Strawberries & Cream


Following our post about Alan Jones and Derwen Gam here’s a little insight into what we’re doing with the sheep milk at the restaurant. It appears throughout the menu, but this week we’ve been having fun with the sweet stuff.

When the milk arrives from Alan, making yoghurt is the best way to preserve it and its healthy fat content makes it ideal for the purpose. We use a natural back slop method, saving a little yoghurt from the last batch to inoculate the new batch. We keep a little of the milk back to drink in it’s raw state. Nothing really compares to this simple serving.

Like everyone in the country we are revelling in the strawberry season. We always take our strawberries from Carey organics, a small farm in Hereford. With the milk increasing in cream content week by week we felt it only right to look toward Strawberries and Cream.

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A small bowl of Alan’s yoghurt is covered with strawberries cured very lightly in soy and elderflower syrup and dressed with apple marigold from the farm. This is served with a shot of the raw milk.

We make all of our ice creams in an early 20th century hand churner. It’s the best way we found to date, of churning ice cream. The texture feels more akin to the natural textures of the cream, maintaining the fattiness but still achieving a light whip like gelato. Whipping the cream fresh to order also omits the use of artificial emulsifiers that seem to add a gummy texture.  

We churn the Sheep’s milk yoghurt and add a good helping of whole fruit, strawberry jam made from the discarded fruit, either damaged in transit or too small to cure. We think it’s possible that the old churners might have been the start of the rippled ice cream. An old grandma somewhere out in the mid west, finding herself scraping out a jam jar in a flash of creativity to add a zang to her creamed ice. You never know.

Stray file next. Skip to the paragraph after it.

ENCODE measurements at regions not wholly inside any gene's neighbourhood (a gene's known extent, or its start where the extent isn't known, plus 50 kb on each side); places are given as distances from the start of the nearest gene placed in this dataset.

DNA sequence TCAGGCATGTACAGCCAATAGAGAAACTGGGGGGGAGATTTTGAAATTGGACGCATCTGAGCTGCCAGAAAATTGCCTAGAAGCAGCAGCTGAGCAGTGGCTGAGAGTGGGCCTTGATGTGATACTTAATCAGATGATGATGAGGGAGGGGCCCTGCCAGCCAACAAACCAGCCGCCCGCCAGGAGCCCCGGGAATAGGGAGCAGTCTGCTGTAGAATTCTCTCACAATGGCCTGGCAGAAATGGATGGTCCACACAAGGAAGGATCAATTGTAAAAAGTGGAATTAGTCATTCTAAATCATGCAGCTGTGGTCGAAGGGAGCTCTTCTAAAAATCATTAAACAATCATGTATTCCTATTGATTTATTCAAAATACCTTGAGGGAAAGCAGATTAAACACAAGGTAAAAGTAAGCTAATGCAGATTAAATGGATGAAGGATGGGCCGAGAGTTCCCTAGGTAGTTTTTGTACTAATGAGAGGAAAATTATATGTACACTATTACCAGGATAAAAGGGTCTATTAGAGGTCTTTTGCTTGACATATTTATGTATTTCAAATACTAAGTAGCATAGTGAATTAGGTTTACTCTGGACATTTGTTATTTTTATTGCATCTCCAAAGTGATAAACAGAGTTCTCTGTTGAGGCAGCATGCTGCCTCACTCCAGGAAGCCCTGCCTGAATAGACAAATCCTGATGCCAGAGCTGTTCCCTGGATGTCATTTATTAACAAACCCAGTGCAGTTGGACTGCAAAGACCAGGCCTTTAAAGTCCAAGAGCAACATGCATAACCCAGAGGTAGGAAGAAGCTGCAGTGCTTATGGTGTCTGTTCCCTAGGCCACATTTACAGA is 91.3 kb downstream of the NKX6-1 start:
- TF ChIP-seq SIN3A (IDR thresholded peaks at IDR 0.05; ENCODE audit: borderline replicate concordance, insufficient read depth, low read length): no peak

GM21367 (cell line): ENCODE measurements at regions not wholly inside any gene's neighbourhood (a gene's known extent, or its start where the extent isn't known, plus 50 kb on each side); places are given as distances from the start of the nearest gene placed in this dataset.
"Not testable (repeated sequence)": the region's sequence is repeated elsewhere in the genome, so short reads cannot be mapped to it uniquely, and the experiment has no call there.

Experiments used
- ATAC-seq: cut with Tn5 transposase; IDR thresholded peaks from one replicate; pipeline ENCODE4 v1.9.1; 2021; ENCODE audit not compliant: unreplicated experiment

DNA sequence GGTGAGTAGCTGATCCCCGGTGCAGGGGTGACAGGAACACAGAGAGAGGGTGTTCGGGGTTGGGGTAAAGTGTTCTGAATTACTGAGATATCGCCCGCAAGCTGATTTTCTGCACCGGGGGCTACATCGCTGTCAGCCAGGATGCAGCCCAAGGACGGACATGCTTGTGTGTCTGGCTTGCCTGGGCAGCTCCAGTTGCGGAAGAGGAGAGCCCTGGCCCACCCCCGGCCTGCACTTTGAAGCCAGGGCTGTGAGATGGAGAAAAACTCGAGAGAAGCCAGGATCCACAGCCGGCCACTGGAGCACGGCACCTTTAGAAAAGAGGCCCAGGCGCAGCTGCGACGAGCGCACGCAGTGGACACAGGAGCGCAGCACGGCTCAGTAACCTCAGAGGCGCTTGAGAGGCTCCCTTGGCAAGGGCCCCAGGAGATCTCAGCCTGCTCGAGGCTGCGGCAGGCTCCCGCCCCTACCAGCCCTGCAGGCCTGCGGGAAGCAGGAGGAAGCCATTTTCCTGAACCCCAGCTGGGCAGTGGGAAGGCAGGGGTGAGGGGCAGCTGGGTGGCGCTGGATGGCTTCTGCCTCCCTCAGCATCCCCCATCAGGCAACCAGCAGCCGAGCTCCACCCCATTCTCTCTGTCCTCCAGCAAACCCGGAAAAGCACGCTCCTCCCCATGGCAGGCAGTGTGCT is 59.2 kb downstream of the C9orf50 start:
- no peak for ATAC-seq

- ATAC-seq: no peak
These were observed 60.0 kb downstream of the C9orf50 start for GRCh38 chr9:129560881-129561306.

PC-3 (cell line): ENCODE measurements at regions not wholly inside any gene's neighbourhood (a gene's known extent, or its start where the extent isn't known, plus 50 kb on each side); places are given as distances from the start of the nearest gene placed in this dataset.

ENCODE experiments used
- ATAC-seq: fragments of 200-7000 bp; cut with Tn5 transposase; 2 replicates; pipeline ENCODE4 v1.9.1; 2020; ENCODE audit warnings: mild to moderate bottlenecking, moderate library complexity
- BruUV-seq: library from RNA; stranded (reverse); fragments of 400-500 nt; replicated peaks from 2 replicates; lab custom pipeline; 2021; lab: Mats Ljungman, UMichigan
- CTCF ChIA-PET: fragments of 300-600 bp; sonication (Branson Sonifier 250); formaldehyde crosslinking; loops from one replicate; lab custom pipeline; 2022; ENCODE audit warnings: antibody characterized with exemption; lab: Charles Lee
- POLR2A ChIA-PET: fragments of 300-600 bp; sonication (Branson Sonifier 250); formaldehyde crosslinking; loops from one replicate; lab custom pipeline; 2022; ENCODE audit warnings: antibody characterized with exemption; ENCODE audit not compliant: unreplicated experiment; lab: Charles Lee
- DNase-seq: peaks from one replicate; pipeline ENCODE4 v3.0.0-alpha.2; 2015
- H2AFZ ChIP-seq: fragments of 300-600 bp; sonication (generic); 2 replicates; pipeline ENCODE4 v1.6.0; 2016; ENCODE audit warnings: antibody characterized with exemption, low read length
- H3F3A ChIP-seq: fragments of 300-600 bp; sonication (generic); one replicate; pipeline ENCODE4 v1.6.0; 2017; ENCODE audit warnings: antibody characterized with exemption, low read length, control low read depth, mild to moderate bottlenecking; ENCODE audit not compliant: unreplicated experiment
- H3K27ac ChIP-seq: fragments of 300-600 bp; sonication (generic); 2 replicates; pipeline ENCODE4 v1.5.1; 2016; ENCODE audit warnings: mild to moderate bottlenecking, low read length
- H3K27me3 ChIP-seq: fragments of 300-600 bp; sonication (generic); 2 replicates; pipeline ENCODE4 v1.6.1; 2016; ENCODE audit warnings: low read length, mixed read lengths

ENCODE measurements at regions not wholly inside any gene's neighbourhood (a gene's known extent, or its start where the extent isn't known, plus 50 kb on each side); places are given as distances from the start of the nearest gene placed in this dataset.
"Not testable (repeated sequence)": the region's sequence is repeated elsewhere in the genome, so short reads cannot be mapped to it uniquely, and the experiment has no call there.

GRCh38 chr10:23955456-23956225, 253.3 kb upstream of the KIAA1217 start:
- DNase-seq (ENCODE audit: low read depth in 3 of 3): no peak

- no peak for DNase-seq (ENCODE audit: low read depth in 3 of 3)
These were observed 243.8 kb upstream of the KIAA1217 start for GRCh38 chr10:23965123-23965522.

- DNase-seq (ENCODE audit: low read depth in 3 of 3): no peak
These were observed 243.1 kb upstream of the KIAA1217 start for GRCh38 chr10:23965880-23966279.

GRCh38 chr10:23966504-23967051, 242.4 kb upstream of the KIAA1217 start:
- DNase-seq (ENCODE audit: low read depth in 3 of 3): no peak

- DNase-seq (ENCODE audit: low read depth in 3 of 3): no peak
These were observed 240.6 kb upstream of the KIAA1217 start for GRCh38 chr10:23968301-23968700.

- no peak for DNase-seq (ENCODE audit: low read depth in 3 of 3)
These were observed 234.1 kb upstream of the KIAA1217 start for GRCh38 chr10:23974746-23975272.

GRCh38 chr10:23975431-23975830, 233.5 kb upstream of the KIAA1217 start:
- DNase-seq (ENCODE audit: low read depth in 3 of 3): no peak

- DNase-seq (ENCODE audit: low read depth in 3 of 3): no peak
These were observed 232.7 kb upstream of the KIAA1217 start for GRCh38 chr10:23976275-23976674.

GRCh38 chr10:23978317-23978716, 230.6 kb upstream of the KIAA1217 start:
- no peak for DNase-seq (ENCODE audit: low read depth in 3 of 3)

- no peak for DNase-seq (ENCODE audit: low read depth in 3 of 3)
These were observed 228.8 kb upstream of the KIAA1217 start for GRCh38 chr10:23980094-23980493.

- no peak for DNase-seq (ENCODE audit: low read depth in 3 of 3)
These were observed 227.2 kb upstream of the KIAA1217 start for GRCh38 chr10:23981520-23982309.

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We make a whey caramel by taking the left over whey from the yoghurt making process. The whey is reduced very slowly so that the proteins do not crystallise, until we have an incredibly sour caramel. To this we add honey from our bees and then spread the mixture between two wafers creating, in essence a strop waffle which we then serve along side the ice cream.

Sorry for any spoilers but after a bowl of this ice cream I’m sure you’re going to forgive us. 

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When you find a raw ingredient this good, the urge is to show it off in as many ways as possible and to use everything it gives. I would love to say that this dish will stay on for ever but we start to get more ideas and find other ways of showcasing the milk. For me the dish is not the most important element in the process - it is a fleeting idea for the moment, we cannot be precious. What will stay is Alan’s milk, and our relationship will strengthen, learning more every year and enjoying it in different ways. In this way our menu changes and adapts around the strengthening of our relationships to the people we work with.